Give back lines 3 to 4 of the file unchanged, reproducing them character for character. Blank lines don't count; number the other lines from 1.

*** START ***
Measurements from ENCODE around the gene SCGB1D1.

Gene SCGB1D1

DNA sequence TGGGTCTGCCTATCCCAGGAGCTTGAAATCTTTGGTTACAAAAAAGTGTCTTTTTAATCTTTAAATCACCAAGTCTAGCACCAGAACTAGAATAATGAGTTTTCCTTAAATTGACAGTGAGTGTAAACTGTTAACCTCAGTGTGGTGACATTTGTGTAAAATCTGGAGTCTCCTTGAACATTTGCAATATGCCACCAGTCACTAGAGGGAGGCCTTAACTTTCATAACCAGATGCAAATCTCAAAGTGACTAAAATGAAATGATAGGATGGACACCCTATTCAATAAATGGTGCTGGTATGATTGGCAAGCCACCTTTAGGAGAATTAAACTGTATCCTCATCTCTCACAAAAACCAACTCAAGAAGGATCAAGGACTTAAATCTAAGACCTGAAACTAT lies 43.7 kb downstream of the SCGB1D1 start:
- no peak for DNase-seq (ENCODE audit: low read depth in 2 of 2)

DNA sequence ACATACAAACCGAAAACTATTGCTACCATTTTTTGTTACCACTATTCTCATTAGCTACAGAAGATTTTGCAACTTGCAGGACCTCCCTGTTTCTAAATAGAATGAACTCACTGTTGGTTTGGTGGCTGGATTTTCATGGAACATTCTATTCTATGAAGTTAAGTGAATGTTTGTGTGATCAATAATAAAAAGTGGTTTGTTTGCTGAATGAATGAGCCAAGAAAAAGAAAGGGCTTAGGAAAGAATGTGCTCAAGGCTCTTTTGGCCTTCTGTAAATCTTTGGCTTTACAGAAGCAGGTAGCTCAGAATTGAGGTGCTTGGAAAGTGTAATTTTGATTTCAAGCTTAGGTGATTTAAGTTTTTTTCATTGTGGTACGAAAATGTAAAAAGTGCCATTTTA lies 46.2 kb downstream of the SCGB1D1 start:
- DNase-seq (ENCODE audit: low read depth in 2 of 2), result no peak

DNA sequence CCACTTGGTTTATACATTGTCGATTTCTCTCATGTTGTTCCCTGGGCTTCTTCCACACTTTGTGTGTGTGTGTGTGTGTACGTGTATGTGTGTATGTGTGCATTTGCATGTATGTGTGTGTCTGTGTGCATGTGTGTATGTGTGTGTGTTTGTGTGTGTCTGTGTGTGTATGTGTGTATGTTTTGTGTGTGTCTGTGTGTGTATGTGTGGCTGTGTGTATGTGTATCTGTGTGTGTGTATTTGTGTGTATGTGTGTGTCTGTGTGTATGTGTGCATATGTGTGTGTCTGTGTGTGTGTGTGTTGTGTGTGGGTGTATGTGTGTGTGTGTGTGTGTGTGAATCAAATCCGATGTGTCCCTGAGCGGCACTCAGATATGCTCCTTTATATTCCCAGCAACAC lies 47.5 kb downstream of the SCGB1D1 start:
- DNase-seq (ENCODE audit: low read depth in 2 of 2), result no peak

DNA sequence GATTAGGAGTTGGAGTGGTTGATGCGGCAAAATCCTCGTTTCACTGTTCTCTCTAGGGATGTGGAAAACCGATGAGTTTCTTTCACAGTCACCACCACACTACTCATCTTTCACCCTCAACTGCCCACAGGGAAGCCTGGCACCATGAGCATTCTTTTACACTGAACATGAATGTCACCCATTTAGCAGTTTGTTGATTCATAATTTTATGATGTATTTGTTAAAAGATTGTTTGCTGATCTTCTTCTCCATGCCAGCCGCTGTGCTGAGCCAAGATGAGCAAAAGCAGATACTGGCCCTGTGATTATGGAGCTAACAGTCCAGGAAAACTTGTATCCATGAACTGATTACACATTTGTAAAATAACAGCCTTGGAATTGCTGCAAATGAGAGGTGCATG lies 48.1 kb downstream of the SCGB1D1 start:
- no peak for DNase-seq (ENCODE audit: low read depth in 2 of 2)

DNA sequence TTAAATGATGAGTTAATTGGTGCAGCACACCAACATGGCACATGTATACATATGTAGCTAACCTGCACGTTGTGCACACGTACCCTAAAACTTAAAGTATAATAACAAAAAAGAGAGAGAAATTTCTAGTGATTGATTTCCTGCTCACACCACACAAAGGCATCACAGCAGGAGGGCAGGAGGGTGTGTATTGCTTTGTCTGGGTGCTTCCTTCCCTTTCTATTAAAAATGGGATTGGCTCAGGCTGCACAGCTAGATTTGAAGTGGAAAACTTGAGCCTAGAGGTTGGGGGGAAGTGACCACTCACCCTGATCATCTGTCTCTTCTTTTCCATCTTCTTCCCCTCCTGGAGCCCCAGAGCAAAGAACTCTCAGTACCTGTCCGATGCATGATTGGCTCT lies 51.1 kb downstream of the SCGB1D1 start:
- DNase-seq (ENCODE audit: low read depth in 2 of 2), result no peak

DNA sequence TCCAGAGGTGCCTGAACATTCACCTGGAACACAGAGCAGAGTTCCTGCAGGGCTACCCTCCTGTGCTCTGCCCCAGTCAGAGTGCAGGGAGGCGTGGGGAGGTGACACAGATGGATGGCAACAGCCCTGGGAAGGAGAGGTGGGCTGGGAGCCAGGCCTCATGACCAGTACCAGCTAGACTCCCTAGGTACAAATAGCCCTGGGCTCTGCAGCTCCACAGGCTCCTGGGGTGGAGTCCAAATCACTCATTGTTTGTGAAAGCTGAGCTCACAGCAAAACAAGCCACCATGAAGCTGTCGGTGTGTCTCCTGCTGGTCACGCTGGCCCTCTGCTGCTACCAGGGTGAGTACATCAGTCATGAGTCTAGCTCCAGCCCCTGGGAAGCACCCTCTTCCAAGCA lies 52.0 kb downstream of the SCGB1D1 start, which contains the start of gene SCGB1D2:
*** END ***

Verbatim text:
DNA sequence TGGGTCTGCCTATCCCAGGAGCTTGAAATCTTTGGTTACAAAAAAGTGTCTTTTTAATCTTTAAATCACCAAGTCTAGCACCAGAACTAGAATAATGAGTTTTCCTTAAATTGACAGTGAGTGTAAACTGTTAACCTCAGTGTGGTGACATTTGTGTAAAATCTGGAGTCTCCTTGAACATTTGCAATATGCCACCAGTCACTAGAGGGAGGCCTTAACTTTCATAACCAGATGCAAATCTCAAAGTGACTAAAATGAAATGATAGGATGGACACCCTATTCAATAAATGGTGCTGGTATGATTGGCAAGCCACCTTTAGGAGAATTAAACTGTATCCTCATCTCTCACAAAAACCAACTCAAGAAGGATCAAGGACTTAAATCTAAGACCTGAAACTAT lies 43.7 kb downstream of the SCGB1D1 start:
- no peak for DNase-seq (ENCODE audit: low read depth in 2 of 2)